Chelicerata

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Chelicerata

(kəlĭs'ərät`ə), subphylum of ArthropodaArthropoda
[Gr.,=jointed feet], largest and most diverse animal phylum. The arthropods include crustaceans, insects, centipedes, millipedes, spiders, scorpions, and the extinct trilobites.
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, including the horseshoe crabs (order Xiphosura), the arachnids (class Arachnida), and the sea spiders (class Pycnogonida). The extinct giant water scorpions (order Eurypterida, not true scorpions) also are chelicerates. The chelicerates are characterized by the absence of antennae and jaws and the presence of feeding structures (chelicera), which are modified pincerlike appendages used mainly for grasping and fragmenting food.

Nearly all the xiphosurans are extinct, the only living representative being Limulus, the horseshoe crabhorseshoe crab,
large, primitive marine arthropod of the family Limulidae, related to the spider and scorpion and sometimes called a king crab (a name also used for the largest of the edible true crabs).
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 and its relatives, which inhabits the soft bottom mud of shallow, coastal seas. Members of class Pycnogonida are commonly known as sea spiders. These exclusively marine carnivores are spiderlike in appearance and range in body length from 4-100 in. (1 mm) to 4 in. (5 cm); the leg spread is sometimes over 2 ft (61 cm). Most sea spiders have four pairs of legs. They feed with a sucking proboscis on algae and other invertebrates and are found in oceans all over the world.

The largest class of chelicerates, class Arachnida, includes the subclass Acari (or Acarina, ticks and mites) and the orders Araneae (spiders), Opiliones (daddy longlegs or harvestmen), and Scorpiones (scorpions), among the most important. Arachnids are predominantly terrestrial, and most are carnivorous, with the digestion of prey starting outside the body. The body is composed of an unsegmented anterior region (prosoma), with a pair of chelicera, a pair of leglike appendages (pedipalps), four pairs of walking legs, and a posterior region (opisthosoma); it is equipped with book lungs or tracheae, for respiration. Arachnids are an ancient group, their fossil records dating back to the Carboniferous period.

Chelicerata

A subphylum of the phylum Arthropoda. The Chelicerata can be defined as those arthropods with the anteriormost appendages as a pair of small pincers (chelicerae) followed usually by pedipalps and four pairs of walking legs, and with the body divided into two parts: the prosoma (corresponding approximately to the cephalothorax of many crustaceans) and the opisthosoma (or abdomen). There are never antennae or mandibles (lateral jaws). The Chelicerata comprise three classes: the enormous group Arachnida (spiders, ticks, mites, scorpions, and related forms); the Pycnogonida (sea spiders or nobody-crabs); and the Merostomata (including the Xiphosurida or horseshoe crabs).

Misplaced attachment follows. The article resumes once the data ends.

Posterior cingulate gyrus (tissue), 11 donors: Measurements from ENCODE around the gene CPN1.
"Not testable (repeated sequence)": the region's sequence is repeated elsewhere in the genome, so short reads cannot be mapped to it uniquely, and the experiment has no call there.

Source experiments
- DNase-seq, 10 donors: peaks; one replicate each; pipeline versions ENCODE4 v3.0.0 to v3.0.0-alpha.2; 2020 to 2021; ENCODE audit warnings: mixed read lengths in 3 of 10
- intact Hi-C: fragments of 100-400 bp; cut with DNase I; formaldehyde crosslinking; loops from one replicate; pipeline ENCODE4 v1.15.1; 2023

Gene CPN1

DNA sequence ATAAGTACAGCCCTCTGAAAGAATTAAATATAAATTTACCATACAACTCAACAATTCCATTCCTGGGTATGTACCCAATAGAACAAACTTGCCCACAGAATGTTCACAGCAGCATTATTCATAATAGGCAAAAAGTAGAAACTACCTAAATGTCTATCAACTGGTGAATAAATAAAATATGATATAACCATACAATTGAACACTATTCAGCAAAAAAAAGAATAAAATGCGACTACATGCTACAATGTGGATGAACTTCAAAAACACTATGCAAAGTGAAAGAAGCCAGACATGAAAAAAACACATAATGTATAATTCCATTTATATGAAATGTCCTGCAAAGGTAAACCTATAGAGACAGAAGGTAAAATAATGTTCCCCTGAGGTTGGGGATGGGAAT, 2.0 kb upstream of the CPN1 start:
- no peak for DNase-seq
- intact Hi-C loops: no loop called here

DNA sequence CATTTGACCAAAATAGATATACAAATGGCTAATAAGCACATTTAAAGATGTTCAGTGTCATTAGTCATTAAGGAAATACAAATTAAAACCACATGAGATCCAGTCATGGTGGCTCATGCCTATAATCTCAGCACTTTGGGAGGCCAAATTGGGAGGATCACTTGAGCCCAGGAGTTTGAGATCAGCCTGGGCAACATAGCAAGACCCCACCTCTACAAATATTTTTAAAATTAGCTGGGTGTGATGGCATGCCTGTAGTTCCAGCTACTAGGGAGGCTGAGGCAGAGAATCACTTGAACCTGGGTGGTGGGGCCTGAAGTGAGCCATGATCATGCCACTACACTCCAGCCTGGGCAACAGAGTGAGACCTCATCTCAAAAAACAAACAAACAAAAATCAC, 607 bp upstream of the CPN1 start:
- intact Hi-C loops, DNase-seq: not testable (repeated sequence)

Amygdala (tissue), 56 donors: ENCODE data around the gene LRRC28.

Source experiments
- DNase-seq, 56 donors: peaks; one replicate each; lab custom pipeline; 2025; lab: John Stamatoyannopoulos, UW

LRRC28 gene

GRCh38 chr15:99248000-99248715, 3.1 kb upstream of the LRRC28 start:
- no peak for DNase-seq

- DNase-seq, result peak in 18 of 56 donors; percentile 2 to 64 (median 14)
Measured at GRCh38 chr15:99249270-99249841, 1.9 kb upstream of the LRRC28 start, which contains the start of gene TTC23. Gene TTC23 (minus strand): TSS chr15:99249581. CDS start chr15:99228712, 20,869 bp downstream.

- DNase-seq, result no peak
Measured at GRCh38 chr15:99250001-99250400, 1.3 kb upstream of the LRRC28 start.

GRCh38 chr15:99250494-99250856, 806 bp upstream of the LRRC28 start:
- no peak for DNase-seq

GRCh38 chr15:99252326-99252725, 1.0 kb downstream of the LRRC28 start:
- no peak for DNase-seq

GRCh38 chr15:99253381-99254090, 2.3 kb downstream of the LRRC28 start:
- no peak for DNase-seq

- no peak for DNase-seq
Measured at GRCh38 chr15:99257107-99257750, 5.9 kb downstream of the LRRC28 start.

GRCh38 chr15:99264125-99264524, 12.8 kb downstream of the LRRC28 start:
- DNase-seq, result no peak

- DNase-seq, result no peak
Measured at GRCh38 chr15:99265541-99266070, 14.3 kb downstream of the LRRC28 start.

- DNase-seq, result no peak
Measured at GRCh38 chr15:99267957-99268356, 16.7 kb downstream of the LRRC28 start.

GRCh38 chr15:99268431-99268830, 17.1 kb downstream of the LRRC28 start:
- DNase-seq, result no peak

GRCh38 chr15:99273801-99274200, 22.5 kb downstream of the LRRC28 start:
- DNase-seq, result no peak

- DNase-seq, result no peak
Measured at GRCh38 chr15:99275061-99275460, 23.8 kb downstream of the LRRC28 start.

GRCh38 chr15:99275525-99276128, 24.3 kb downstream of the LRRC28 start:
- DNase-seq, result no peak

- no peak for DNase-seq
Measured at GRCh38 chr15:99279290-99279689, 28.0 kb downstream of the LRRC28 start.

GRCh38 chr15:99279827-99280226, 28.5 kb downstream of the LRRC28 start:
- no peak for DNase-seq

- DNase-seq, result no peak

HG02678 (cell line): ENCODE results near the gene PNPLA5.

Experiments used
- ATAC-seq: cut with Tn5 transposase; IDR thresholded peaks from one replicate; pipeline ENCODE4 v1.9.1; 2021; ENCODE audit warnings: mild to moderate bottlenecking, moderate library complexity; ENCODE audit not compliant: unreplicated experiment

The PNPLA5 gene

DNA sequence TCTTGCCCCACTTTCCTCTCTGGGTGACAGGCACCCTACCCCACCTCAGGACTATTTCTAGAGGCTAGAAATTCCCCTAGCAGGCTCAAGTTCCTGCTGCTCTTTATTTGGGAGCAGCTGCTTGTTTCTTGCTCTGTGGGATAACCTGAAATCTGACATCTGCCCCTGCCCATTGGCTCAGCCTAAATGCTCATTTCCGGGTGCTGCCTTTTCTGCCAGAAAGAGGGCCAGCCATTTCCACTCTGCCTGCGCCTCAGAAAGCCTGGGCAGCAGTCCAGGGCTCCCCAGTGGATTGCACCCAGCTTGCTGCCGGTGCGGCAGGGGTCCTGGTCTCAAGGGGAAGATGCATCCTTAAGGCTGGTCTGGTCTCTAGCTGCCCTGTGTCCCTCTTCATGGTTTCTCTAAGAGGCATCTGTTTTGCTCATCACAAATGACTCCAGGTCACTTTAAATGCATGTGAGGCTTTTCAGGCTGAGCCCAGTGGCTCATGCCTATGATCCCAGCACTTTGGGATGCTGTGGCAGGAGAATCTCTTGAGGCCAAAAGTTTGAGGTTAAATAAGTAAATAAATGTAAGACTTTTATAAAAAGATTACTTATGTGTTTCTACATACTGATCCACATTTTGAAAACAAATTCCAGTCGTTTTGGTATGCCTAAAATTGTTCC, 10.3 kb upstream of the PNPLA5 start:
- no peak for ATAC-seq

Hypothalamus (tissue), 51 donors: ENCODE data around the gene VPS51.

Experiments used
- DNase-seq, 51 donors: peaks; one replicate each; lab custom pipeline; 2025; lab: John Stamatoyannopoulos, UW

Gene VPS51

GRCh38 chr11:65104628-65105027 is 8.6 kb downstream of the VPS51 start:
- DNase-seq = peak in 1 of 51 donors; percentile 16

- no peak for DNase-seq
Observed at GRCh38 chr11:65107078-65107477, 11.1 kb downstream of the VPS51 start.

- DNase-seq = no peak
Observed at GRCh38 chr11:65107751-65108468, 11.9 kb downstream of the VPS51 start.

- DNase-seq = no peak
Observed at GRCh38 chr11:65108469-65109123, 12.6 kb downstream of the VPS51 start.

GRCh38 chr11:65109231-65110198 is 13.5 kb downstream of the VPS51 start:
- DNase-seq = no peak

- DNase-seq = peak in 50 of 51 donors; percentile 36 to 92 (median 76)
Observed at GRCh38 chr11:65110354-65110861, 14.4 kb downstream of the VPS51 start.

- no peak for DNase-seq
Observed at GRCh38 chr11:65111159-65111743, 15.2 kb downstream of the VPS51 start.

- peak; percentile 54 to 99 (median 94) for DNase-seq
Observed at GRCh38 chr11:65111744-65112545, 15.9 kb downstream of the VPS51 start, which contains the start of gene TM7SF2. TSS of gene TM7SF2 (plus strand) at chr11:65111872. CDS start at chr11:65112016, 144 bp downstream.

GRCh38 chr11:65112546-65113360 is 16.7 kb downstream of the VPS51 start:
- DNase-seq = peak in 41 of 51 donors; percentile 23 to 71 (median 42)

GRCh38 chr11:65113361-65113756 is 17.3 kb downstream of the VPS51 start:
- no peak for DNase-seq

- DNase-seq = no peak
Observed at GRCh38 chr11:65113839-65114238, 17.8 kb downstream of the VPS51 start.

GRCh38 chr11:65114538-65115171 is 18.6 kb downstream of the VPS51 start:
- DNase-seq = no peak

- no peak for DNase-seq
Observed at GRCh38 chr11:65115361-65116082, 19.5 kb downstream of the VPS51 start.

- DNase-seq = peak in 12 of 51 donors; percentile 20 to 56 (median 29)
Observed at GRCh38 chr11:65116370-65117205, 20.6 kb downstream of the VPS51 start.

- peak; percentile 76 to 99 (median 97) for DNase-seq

Both Merostomata and Pycnogonida are marine, but the enormous numbers and varied forms of the Arachnida are almost entirely terrestrial. The respiratory structures of chelicerates include gills, book-lungs, and tracheae. Sexes are normally separate, with genital openings at the anterior end of the opisthosoma. Some mites and other small chelicerates are omnivorous scavengers, but the majority of species of larger chelicerates are predaceous carnivores at relatively high trophic levels in their particular ecotopes. See Arthropoda

Chelicerata

 

a subphylum of invertebrates of the phylum Arthropoda. The body consists of a cephalothorax (prosoma) with six pairs of appendages (chelicerae, pedipalps, and four pairs of legs) and an abdomen (opisthosoma), on which there are appendages only in Xiphosura. Antennae are absent. In many mites and ticks the number of legs is reduced.

Fossil aquatic Chelicerata are known from the Cambrian, and terrestrial species are known from the Devonian. The subphylum includes two classes: Merostomata, which live only in seas, and Arachnoidea, which are mainly terrestrial.

Chelicerata

[kə‚lis·ə′räd·ə]
(invertebrate zoology)
A subphylum of the phylum Arthropoda; chelicerae are characteristically modified as pincers.
References in periodicals archive ?
Previously, palaeontologists have suggested megacheirans were related to chelicerates because the fangs spiders and scorpions have are similar to the scissor appendages but others argued this was not the case.
The scorpion body plan is strikingly similar to that of the extinct eurypterids (Chelicerata: Eurypterida), and on this basis, scorpions can be considered reasonable taphonomic analogues for their extinct chelicerate cousins.
The extinct eurypterids, or sea scorpions, are the most diverse Paleozoic chelicerates.
We also could not detect the arhabdomeric (or eccentric) cells known from other Opiliones, as well as from other chelicerates including Limulus (e.
Giribet & Wheeler (2001) showed that the general pattern of 18S evolution across a much broader sampling of taxa, including hexapods, chelicerates, myriapods, and crustaceans, is one of conserved length in the 1800 by range, with occasional increases in size.